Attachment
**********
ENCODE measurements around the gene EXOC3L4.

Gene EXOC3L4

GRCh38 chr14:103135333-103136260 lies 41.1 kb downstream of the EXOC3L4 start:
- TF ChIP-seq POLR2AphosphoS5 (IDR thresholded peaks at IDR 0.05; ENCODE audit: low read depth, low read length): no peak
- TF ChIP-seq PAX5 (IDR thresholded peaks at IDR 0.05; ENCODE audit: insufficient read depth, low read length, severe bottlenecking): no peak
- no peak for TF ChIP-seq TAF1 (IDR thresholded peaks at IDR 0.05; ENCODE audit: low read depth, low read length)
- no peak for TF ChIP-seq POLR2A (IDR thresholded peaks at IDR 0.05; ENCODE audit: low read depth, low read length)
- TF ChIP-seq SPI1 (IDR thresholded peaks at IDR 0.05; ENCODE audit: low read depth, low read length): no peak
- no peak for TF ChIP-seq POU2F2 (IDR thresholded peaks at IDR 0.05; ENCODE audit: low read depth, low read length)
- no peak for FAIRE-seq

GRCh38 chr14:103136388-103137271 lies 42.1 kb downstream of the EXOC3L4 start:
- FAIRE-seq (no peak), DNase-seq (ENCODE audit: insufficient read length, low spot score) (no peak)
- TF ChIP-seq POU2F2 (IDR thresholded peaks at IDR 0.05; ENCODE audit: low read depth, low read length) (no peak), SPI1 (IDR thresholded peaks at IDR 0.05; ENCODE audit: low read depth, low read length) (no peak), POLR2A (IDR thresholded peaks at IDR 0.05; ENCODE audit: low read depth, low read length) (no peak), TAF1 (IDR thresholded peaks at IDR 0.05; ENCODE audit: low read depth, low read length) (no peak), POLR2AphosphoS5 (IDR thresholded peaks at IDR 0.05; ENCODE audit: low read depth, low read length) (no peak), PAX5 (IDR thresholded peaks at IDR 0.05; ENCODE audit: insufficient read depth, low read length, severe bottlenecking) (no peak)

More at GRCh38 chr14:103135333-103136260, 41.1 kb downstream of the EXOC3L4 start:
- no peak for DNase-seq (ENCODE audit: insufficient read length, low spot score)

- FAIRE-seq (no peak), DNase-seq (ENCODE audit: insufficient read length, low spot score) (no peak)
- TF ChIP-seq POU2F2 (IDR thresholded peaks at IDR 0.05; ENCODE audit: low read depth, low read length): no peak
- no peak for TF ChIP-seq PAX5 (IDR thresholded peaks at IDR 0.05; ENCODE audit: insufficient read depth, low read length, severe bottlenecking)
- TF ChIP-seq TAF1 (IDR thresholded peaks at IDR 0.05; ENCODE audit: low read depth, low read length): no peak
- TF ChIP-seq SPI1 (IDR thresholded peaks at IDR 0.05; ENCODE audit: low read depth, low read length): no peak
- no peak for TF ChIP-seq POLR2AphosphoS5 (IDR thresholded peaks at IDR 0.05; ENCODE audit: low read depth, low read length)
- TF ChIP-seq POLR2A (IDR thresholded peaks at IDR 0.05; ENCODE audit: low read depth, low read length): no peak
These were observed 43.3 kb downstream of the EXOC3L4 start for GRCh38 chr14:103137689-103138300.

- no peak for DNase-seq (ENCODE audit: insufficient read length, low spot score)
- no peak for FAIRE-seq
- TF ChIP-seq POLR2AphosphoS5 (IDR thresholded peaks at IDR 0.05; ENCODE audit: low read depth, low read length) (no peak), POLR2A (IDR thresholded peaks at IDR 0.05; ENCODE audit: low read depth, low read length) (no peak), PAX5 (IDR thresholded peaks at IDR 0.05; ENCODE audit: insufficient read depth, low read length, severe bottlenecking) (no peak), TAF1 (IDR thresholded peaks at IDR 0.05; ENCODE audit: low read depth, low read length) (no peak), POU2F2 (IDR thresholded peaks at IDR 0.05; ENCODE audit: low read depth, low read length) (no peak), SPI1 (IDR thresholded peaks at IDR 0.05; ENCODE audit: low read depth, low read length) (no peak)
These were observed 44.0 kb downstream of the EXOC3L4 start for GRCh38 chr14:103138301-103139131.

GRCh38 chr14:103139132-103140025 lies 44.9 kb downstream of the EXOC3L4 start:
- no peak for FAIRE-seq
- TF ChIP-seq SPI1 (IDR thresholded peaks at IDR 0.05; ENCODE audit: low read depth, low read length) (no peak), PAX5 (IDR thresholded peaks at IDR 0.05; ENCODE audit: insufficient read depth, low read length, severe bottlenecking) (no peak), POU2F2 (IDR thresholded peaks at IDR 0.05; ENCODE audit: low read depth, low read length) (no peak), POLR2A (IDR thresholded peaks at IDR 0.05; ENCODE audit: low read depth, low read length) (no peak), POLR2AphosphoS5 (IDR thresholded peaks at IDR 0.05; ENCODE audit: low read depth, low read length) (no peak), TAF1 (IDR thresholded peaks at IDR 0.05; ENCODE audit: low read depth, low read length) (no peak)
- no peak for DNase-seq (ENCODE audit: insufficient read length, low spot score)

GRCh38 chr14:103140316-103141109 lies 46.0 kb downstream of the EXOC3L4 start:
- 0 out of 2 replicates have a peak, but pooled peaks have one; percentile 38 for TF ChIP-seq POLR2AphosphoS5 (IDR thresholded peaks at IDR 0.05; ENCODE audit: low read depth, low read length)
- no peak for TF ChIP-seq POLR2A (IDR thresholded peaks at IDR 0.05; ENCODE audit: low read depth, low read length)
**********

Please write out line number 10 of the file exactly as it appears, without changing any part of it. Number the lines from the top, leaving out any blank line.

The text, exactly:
- no peak for FAIRE-seq